Wild Horse Valley AVA

From Wikipedia, the free encyclopedia
Jump to: navigation, search
Wild Horse Valley AVA
Wine region
Type American Viticultural Area
Year established 1988[1]
Country United States
Part of Napa Valley AVA
Other regions in Napa Valley AVA Atlas Peak AVA, Calistoga AVA, Chiles Valley AVA, Diamond Mountain District AVA, Howell Mountain AVA, Los Carneros AVA, Mt. Veeder AVA, Coombsville AVA, Oak Knoll District of Napa Valley AVA, Oakville AVA, Rutherford AVA, Spring Mountain District AVA, St. Helena AVA, Stags Leap District AVA, Yountville AVA
Soil conditions volcanic[2]
Total area 3,300 acres (13 km2)[3]
Size of planted vineyards 70 acres (0 km2)[3][4]
Varietals produced Chardonnay, Pinot noir[5]
No. of wineries 1[2]

The Wild Horse Valley AVA is an American Viticultural Area whose borders overlap both Napa County and Solano County, California and is partially contained within the Napa Valley AVA. The appellation's southerly location results in more hours of sunshine than other locations in Napa Valley or nearby Green Valley. The proximity to San Pablo Bay results in a cooler climate, making Wild Horse Valley attractive for the cultivation of grapes like Pinot noir.[3]

Geography and Climate[edit]

The Wild Horse Valley AVA features two distinct subregions. To the west, the area is cooled by San Pablo Bay, although the elevation keeps the area above the fogline. The eastern half, being protected by the slope of the ground, is much warmer. The soil type is generally volcanic throughout the entire AVA.[2]


Grapes were first planted in the area in the 1880s.[4] The current vineyard plantings date back to 1980, with commercial production starting in 1985.[5]

Public Nuisance Complaints at Wild Horse Vineyard[edit]

The largest vineyard in the Wild Horse Valley AVA is the Wild Horse Vineyard of Napa Valley.[6]

In June 2015, Napa County sued the owners of the Wild Horse Valley Vineyard, "alleging their vineyard is a public nuisance, according to the complaint filed in Napa County Superior Court."[7] The office of Napa County Agricultural Commissioner Greg Clark said that it had received numerous complaints from neighboring vineyards because the Wild Horse Valley Vineyard was in "“in general neglect and disrepair" and that the office has been working with the owners, Brian and Diane Silver, since 2010, but the Silvers would not pull the vineyard or actively farm the vineyard to industry standards.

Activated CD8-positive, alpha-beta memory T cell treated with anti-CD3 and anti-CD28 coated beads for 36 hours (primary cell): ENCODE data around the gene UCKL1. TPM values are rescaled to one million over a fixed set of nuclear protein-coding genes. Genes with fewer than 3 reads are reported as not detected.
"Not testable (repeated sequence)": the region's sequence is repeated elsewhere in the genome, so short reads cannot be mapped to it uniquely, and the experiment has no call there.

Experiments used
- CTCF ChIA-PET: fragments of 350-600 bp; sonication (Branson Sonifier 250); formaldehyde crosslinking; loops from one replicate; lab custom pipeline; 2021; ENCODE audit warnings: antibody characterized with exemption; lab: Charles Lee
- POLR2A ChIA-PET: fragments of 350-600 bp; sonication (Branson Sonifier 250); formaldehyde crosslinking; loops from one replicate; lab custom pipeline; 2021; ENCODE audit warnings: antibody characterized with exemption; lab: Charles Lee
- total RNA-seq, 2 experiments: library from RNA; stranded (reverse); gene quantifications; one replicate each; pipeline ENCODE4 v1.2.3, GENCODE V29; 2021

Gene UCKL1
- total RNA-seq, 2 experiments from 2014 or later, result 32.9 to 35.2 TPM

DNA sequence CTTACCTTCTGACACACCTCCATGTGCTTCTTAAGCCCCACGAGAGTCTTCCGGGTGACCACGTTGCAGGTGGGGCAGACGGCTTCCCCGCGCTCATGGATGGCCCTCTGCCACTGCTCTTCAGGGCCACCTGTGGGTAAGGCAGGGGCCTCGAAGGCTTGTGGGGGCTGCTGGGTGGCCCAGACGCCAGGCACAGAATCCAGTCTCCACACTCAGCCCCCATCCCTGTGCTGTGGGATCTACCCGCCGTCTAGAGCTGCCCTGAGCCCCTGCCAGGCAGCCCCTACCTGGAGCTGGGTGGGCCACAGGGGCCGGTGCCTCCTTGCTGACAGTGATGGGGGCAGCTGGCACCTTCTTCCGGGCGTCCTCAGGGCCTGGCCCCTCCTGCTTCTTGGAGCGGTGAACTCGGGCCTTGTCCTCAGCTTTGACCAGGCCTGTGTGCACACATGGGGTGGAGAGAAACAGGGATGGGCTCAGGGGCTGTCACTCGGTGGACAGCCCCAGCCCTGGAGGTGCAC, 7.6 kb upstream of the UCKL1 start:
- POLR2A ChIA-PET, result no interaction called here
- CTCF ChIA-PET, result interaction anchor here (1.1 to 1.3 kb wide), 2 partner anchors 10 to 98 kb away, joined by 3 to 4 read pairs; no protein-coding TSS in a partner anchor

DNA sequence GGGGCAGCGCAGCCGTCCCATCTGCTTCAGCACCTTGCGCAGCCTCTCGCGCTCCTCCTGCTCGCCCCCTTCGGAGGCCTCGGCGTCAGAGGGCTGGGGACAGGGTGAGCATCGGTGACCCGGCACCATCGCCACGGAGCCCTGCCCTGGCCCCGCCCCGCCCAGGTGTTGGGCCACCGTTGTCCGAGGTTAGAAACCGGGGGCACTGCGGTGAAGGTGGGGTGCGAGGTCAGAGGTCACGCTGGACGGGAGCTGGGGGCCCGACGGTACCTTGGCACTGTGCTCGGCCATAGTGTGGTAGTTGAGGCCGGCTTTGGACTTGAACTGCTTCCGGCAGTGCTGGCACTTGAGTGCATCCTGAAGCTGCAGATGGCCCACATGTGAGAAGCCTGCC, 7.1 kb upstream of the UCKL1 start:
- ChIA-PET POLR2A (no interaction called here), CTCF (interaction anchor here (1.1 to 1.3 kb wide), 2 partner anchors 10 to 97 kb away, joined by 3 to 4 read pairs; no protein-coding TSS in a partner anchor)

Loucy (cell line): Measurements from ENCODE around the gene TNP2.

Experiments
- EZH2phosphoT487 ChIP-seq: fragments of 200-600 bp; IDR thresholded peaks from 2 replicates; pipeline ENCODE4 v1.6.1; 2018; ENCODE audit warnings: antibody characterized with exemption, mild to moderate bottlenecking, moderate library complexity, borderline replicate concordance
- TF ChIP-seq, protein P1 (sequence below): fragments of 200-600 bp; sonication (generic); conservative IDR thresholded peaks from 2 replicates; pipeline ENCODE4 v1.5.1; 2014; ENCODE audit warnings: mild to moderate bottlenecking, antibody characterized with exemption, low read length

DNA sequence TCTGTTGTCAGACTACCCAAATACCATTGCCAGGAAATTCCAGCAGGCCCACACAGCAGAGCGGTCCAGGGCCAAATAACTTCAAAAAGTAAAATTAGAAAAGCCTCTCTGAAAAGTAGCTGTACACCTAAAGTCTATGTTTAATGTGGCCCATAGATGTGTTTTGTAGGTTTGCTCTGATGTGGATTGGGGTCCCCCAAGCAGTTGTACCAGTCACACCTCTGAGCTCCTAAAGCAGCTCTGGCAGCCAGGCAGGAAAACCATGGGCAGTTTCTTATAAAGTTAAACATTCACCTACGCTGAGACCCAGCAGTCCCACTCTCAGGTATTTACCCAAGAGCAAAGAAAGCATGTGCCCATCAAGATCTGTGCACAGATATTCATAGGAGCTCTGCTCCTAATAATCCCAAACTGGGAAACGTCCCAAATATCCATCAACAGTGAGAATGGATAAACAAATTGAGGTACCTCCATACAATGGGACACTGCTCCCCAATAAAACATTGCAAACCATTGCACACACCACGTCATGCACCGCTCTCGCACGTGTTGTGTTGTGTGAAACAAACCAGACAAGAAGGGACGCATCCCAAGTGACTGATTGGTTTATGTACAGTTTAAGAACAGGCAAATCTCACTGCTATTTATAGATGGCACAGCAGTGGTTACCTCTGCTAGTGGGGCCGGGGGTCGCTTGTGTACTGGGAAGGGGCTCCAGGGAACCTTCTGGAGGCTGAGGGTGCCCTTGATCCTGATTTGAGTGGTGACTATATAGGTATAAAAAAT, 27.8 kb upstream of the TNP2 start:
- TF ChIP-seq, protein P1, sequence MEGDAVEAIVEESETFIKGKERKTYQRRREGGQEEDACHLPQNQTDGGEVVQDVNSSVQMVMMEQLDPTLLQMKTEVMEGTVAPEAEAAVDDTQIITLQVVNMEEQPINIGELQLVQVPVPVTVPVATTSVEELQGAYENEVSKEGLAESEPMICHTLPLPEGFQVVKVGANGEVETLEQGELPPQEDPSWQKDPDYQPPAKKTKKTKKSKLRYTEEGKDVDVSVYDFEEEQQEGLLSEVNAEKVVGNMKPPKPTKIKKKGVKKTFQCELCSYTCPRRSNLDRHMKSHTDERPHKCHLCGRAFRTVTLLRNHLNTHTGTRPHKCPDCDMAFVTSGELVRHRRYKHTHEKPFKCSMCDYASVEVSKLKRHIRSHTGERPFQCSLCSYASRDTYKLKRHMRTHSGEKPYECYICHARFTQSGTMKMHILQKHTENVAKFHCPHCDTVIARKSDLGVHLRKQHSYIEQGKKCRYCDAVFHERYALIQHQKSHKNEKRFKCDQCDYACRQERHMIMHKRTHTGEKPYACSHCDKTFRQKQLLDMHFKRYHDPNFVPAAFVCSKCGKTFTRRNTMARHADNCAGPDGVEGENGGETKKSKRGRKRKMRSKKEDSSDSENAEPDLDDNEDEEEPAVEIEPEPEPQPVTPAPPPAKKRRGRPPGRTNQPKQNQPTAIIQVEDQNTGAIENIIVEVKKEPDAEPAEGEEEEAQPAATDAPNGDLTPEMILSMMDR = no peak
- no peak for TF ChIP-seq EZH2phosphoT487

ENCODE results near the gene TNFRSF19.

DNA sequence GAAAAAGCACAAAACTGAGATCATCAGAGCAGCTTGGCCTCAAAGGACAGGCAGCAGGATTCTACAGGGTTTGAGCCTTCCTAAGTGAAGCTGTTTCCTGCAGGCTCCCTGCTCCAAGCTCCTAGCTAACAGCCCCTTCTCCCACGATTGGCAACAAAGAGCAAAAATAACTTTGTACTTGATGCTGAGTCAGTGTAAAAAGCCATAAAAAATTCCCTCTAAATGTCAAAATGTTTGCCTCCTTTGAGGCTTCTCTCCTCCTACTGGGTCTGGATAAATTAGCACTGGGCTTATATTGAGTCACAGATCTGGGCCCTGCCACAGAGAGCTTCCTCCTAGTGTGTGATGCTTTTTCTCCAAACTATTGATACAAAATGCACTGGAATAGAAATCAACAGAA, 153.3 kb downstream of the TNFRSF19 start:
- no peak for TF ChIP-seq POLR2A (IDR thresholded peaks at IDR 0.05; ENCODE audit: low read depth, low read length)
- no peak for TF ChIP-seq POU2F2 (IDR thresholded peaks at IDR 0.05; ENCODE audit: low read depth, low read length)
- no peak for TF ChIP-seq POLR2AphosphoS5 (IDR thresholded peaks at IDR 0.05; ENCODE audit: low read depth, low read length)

Neglected crops can become places for pests to become established and then spread. The European Grapevine Moth (EGVM) larvae feed on grapes, and was first found in Napa Valley in 2009. Since then, Napa Valley has spent nearly $60 million to eradicate the moth.[8]

The Wild Horse Vally Vineyard has not been harvested since 2009.[7] "County officials are seeking a court order to have owners Brian and Diane Silver or a contractor hired by Napa County at the Silvers’ expense to pull the vineyard."


  1. ^ Code of Federal Regulations. "§ 9.124 Wild Horse Valley." Title 27: Alcohol, Tobacco and Firearms; Part 9 — American Viticultural Areas; Subpart C — Approved American Viticultural Areas. Retrieved October 31, 2007.
  2. ^ a b c "Wild Horse Valley". Calwineries. Retrieved 25 June 2011. 
  3. ^ a b c Appellation America (2007). "Wild Horse Valley (AVA): Appellation Description". Retrieved October 31, 2007.
  4. ^ a b "History". Olivia Brion. Retrieved 25 June 2011. 
  5. ^ a b "Heron Lake WInery". Calwineries. Retrieved 25 June 2011. 
  6. ^ Goldfarb, Alan (5 October 2007). "The Siberia of the Napa Valley: Has Wild Horse Valley’s Time Come?". Appellation America. Retrieved 9 November 2015. 
  7. ^ a b Todorov, Kerana (6 June 2015). "Napa County: Vineyard is a public nuisance". Napa Valley Register. Retrieved 9 November 2015. 
  8. ^ Eberling, Barry (27 August 2015). "Napa poised to TKO the European grapevine moth". Napa Valley Register. Retrieved 9 November 2015.